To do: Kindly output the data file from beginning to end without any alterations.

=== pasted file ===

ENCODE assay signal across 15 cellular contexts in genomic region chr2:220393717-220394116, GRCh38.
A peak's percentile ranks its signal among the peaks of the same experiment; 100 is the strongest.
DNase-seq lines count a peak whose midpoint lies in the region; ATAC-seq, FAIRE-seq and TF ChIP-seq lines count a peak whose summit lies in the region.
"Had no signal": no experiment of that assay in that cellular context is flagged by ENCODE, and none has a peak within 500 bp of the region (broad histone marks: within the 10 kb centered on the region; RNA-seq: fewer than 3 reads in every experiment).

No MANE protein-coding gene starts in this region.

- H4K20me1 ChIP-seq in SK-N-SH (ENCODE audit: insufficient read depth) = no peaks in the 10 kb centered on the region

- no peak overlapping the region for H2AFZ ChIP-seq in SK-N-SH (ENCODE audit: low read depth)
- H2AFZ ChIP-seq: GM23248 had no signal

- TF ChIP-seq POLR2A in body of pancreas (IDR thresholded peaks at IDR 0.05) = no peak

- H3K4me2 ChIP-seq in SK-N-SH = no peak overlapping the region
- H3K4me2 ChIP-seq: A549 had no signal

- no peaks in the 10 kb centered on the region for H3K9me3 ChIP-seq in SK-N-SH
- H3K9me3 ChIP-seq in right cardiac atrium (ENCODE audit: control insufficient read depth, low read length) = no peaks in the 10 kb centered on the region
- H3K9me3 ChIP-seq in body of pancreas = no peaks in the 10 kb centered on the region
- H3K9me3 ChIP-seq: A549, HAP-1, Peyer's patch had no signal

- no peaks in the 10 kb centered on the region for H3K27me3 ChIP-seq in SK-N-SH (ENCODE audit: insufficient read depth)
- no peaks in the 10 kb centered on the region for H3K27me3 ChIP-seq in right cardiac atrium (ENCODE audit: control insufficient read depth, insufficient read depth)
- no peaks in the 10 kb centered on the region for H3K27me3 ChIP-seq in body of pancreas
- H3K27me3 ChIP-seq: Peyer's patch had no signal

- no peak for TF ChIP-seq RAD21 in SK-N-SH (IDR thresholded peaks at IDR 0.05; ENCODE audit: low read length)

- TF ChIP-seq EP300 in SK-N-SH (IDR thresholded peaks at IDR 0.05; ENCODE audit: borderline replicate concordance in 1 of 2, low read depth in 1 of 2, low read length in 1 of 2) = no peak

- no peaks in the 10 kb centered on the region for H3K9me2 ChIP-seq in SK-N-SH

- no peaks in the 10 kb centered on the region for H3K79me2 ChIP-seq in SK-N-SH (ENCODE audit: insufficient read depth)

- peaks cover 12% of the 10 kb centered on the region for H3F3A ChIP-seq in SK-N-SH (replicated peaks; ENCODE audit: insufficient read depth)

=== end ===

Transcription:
ENCODE assay signal across 15 cellular contexts in genomic region chr2:220393717-220394116, GRCh38.
A peak's percentile ranks its signal among the peaks of the same experiment; 100 is the strongest.
DNase-seq lines count a peak whose midpoint lies in the region; ATAC-seq, FAIRE-seq and TF ChIP-seq lines count a peak whose summit lies in the region.
"Had no signal": no experiment of that assay in that cellular context is flagged by ENCODE, and none has a peak within 500 bp of the region (broad histone marks: within the 10 kb centered on the region; RNA-seq: fewer than 3 reads in every experiment).

No MANE protein-coding gene starts in this region.

- H4K20me1 ChIP-seq in SK-N-SH (ENCODE audit: insufficient read depth) = no peaks in the 10 kb centered on the region

- no peak overlapping the region for H2AFZ ChIP-seq in SK-N-SH (ENCODE audit: low read depth)
- H2AFZ ChIP-seq: GM23248 had no signal

- TF ChIP-seq POLR2A in body of pancreas (IDR thresholded peaks at IDR 0.05) = no peak

- H3K4me2 ChIP-seq in SK-N-SH = no peak overlapping the region
- H3K4me2 ChIP-seq: A549 had no signal

- no peaks in the 10 kb centered on the region for H3K9me3 ChIP-seq in SK-N-SH
- H3K9me3 ChIP-seq in right cardiac atrium (ENCODE audit: control insufficient read depth, low read length) = no peaks in the 10 kb centered on the region
- H3K9me3 ChIP-seq in body of pancreas = no peaks in the 10 kb centered on the region
- H3K9me3 ChIP-seq: A549, HAP-1, Peyer's patch had no signal

- no peaks in the 10 kb centered on the region for H3K27me3 ChIP-seq in SK-N-SH (ENCODE audit: insufficient read depth)
- no peaks in the 10 kb centered on the region for H3K27me3 ChIP-seq in right cardiac atrium (ENCODE audit: control insufficient read depth, insufficient read depth)
- no peaks in the 10 kb centered on the region for H3K27me3 ChIP-seq in body of pancreas
- H3K27me3 ChIP-seq: Peyer's patch had no signal

- no peak for TF ChIP-seq RAD21 in SK-N-SH (IDR thresholded peaks at IDR 0.05; ENCODE audit: low read length)

- TF ChIP-seq EP300 in SK-N-SH (IDR thresholded peaks at IDR 0.05; ENCODE audit: borderline replicate concordance in 1 of 2, low read depth in 1 of 2, low read length in 1 of 2) = no peak

- no peaks in the 10 kb centered on the region for H3K9me2 ChIP-seq in SK-N-SH

- no peaks in the 10 kb centered on the region for H3K79me2 ChIP-seq in SK-N-SH (ENCODE audit: insufficient read depth)

- peaks cover 12% of the 10 kb centered on the region for H3F3A ChIP-seq in SK-N-SH (replicated peaks; ENCODE audit: insufficient read depth)